BYOD can work in certain situations, but not all, it can work in some departments, but not all, and if it is going to be implemented it needs to be done so with the realisation that Polcy needs to be solid, there are potentially high setup costs involved, requirements on support staff need to be communicated and above all management need to buy into this side of BYOD as well as the downsides, the potential worst case scenarios and that it may just not work.
I've read some great quotes about BYOD..
If you're a Sysadmin who is trying to stop BYOD, you're a dinosaur..
Well while we all like the shiny new toys, i know I do, there is nothing better than a nice new laptop or phone, there is also a need for stability, security, and even providing all employees with a level playing field. Knowing that all laptops have the same disks, warranty, base install, lock down all phoes have data plans, security software and above all there are immediate replacements are important.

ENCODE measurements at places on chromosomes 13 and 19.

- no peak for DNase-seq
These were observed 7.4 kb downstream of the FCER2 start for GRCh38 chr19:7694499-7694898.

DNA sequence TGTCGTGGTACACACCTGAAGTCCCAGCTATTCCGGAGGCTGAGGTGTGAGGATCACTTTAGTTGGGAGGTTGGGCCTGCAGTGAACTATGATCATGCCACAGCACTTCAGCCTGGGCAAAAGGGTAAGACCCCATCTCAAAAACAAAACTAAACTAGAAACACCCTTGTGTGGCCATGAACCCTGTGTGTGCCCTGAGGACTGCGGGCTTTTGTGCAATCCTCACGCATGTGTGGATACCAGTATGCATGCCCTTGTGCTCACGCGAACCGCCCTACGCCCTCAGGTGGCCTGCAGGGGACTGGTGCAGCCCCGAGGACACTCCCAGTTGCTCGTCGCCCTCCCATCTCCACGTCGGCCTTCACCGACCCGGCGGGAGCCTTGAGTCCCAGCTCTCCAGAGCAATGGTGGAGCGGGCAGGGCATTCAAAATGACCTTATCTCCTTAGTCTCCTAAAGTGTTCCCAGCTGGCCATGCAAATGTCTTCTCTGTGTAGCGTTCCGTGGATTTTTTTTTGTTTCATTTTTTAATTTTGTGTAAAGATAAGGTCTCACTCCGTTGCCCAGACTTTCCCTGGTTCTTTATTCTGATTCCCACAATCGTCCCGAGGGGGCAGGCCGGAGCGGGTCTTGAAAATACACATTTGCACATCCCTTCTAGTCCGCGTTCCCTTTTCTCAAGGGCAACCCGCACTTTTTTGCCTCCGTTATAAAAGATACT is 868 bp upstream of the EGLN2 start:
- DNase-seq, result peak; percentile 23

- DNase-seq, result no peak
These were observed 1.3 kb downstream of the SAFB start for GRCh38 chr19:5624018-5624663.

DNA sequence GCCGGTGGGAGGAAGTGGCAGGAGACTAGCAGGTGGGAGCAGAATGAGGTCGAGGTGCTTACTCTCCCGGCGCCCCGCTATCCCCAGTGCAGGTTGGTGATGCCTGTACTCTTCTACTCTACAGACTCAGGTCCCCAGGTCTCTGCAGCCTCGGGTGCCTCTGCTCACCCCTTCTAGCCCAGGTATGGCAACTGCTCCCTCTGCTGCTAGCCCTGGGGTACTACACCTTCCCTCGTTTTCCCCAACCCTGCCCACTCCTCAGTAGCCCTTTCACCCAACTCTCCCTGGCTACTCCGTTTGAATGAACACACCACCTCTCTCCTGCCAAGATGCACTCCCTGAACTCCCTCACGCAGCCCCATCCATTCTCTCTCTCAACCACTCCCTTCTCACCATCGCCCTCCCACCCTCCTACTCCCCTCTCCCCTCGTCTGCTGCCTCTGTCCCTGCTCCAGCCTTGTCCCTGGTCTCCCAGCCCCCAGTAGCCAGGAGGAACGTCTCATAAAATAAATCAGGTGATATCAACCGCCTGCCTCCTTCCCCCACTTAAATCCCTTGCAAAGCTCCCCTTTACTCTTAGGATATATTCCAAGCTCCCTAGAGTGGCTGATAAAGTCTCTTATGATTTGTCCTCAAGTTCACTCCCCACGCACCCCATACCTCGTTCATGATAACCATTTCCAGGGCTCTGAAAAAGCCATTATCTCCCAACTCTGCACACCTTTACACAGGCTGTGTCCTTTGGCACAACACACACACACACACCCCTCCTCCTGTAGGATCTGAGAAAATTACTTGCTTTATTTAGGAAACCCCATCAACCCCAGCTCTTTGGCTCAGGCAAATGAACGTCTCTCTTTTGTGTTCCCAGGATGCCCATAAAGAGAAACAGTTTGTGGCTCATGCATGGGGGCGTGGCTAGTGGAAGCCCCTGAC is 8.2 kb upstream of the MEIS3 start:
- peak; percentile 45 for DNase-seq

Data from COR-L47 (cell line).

BYOD empowers staff..
It's actually proven it doesn't, it has been shown that staff are more likely to be using apps, software and personal stuff more often than doing work, with an underlying justification that its a work PC, and it's only a few minutes.
BYOD can be secured down.
Seriously, i doubt it.. even the industry leaders are susceptible to cross segregation pollution, and an underlying OS which is malware infected is a poor surface to be putting ANY software on..
I'd be interested in actual real world Sysadmin experiences, I don't need trolls and petty comments, lets keep it real, informative and honest...